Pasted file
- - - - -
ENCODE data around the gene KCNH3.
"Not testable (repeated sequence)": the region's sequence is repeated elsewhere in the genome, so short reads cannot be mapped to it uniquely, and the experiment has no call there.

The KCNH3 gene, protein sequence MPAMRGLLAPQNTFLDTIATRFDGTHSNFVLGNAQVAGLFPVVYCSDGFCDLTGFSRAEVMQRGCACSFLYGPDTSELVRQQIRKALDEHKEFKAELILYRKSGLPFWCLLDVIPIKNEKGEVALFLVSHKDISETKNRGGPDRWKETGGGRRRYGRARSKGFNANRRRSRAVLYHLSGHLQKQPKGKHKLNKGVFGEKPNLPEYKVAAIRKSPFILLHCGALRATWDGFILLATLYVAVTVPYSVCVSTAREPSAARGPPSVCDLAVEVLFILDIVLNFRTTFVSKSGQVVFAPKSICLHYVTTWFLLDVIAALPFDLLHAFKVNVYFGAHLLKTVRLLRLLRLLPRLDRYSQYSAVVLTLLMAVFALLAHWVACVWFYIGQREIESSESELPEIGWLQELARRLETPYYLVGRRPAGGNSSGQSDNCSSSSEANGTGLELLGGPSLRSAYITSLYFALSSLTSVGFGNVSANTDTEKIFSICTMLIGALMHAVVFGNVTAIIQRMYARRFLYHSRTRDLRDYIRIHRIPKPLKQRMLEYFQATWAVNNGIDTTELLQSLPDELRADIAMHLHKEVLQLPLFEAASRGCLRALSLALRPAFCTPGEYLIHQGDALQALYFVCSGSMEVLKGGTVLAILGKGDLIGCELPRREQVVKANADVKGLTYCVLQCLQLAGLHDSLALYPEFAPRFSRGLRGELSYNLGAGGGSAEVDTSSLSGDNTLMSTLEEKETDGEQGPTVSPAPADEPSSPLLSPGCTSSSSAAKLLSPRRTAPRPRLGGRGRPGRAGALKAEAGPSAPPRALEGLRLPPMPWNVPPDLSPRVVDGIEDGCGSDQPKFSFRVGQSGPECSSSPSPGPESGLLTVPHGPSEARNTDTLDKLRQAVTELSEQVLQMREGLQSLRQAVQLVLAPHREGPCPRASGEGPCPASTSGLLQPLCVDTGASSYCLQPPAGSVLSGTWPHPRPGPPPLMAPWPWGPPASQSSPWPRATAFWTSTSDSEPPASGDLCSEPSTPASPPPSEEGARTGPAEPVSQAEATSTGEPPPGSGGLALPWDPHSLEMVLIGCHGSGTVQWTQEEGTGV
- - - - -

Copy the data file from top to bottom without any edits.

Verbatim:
ENCODE data around the gene KCNH3.
"Not testable (repeated sequence)": the region's sequence is repeated elsewhere in the genome, so short reads cannot be mapped to it uniquely, and the experiment has no call there.

The KCNH3 gene, protein sequence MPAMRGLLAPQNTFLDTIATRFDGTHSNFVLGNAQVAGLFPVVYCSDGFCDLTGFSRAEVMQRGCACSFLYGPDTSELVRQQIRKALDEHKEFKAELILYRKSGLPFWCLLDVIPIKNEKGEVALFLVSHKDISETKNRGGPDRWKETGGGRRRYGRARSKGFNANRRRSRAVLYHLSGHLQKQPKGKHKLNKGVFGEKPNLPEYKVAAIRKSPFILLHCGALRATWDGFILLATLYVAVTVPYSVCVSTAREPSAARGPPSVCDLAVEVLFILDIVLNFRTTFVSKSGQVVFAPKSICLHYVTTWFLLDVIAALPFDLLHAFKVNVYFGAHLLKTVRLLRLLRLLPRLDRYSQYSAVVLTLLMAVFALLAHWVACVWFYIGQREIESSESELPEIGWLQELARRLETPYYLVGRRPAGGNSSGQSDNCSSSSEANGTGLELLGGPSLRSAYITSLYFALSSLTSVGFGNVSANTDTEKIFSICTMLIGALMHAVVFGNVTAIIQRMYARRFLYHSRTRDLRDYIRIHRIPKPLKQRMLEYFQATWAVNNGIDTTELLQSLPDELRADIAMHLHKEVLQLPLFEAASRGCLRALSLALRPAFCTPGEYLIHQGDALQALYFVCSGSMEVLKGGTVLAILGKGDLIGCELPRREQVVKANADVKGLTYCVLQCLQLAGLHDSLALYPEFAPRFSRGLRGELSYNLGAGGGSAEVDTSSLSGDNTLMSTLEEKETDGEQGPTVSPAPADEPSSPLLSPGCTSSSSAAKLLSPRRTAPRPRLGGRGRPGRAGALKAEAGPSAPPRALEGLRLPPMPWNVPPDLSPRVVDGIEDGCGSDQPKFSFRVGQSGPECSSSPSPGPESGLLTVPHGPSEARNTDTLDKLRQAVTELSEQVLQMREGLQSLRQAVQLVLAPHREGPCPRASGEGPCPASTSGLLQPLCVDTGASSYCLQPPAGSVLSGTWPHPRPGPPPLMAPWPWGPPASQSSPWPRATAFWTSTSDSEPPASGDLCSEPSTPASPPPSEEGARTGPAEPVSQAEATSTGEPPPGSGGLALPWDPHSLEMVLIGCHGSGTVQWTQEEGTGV